Richard Windeyer

From Wikipedia, the free encyclopedia
Jump to navigation Jump to search

Richard Windeyer (10 August 1806 – 2 December 1847) was a journalist, barrister and Australian politician.[1]

Early life[edit]

Richard Windeyer was born in London, the eldest of nine children[2] of Charles Windeyer, first recognised reporter in the House of Lords, and his wife Ann Mary, née Rudd.[1] Richard's parents and family went to Sydney in 1828, intending to go on the land, and obtained a grant of 2,560 acres (10.4 km2). Charles Windeyer however, accepted the position of chief clerk in the police office and afterwards became a police magistrate at Sydney. In 1843 Charles Windeyer was an unsuccessful candidate at the first election for the New South Wales Legislative Council, and retired from his magistracy at the end of 1848 with a pension.

Richard Windeyer remained in London and like his father before him became a parliamentary reporter. Richard Windeyer was employed on The Times and other newspapers. On 26 April 1832 Richard Windeyer married Maria née Camfield and their only child, William Charles Windeyer, was born on 29 September 1834.[1] Windeyer studied law and was admitted as a barrister to the Middle Temple in 1834.[2]

Windeyer was advised by his father to travel to New South Wales and on 28 November 1835 arrived in Sydney[1] where he built up a large practice as a barrister. By 1840 he was one of the leaders at the bar and had made a reputation especially in nisi prius work. In 1838 he bought land in the Hunter Valley, and by 1842 he held about 30,000 acres (120 km2) and spent large amounts on draining extensive swamp lands in the vicinity of Grahamstown (near Raymond Terrace and building a homestead at Tomago. Windeyer planted thirty acres (12 ha) of vines and made his first wine in 1845. He also raised cattle, horses and pigs and experimented with sugar-cane and wheat.[1][2]

Parliamentary career[edit]

At the first election for the New South Wales Legislative Council held in July 1843, Windeyer was elected for the County of Durham[3] and soon brought in a measure, the Monetary Confidence Bill, designed to relieve the economic depression at the time. In spite of brilliant speeches in opposition to it made by Robert Lowe the bill was carried by 14 votes to seven; however, it was vetoed by the governor, Sir George Gipps, and nothing more was heard of it.[2] Windeyer supported free trade and worked to remove duties on the export of New South Wales tobacco to Van Diemen's Land and wheat to the United Kingdom, but supported an import duty of 1 shilling a bushel on foreign wheat on the basis that it would be a revenue not a protective duty.[1]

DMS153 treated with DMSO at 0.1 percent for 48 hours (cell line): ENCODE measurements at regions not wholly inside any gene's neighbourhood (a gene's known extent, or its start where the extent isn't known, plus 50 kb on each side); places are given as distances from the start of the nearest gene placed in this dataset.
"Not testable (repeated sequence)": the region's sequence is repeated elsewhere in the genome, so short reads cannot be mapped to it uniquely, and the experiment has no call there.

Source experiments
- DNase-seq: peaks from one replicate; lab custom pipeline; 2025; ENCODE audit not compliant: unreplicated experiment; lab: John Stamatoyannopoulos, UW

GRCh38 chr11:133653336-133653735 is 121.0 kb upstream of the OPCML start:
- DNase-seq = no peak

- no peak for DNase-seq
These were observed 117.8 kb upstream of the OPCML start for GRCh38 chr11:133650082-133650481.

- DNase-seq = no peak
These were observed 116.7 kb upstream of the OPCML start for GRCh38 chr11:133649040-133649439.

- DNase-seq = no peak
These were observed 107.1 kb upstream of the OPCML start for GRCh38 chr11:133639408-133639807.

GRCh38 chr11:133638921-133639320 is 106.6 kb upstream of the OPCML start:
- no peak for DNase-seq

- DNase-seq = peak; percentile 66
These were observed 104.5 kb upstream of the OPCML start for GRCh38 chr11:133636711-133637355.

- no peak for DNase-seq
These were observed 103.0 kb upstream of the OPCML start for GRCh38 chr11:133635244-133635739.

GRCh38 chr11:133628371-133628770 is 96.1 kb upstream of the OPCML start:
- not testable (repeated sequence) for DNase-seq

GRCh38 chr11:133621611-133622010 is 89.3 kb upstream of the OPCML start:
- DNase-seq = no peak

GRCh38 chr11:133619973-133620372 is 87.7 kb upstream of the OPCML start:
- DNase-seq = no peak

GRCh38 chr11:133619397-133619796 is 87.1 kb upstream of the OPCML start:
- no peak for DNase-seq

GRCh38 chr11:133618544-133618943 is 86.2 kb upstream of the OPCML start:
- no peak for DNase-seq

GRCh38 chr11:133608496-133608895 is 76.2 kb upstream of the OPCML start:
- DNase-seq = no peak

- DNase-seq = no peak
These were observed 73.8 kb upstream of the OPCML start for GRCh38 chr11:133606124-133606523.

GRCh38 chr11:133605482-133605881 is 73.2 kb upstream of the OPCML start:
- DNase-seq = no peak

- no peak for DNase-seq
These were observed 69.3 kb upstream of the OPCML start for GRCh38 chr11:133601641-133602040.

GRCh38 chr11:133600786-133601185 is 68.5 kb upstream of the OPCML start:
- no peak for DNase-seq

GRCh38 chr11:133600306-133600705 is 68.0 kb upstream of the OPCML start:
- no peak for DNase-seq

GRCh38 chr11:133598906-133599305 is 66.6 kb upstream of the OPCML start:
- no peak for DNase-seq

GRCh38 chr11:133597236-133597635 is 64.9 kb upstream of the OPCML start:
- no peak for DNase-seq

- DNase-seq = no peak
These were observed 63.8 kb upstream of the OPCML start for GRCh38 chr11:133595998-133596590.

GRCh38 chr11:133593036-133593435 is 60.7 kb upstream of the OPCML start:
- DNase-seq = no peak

In October 1844 Windeyer moved an amendment to a Bill proposing to bring in Lord Stanley's system of national education, to the effect that primary education should be established for the poor 'gratuitously if necessary' and to allow government aid for denominational schools in some circumstances.[1] In 1845 Windeyer, though almost overwhelmed with work, took up the cause of the already fast-dwindling aborigines and obtained a select committee to inquire into the question. He was also in the forefront of the struggle with Gipps concerning generally the powers of the council and the governor on the land question, and in 1846 moved and carried an address to the governor acquainting him that the council could not entertain a Bill he had originated.[2] Windeyer promoted a Libel Act passed 1847, that required that publication of libel could only be justified if it was both true and in the public interest.[1]

Late life and legacy[edit]

Windeyer had become financially involved in the long-continued depression and, although he had made a large income at the bar, was obliged to assign his estate. He died on 2 December 1847 while on a visit to friends at Launceston, Tasmania, the result of anxiety and overwork and an internal disease.[1][2]

Windeyer had a great reputation at the bar as an advocate of much power and ability, and during his short career in parliament showed himself to be a strong and conscientious man. He was a great advocate for representative government and when he died William Wentworth declared he "had lost his right hand man". His early death robbed Australia of a man who might have done his country much service, and reached almost any position in it.[2]


  1. ^ a b c d e f g h i Windeyer, J. B. (1967). "Windeyer, Richard (1806 - 1847)". Australian Dictionary of Biography. Canberra: Australian National University. Retrieved 11 September 2014.
  2. ^ a b c d e f g Serle, Percival. "Windeyer, Richard (1806 - 1847)". Dictionary of Australian Biography. Project Gutenberg Australia. Retrieved 2007-09-14.
  3. ^ "Mr Richard Windeyer (1806 - 1847)". Members of Parliament. Parliament of New South Wales. Retrieved 11 September 2014.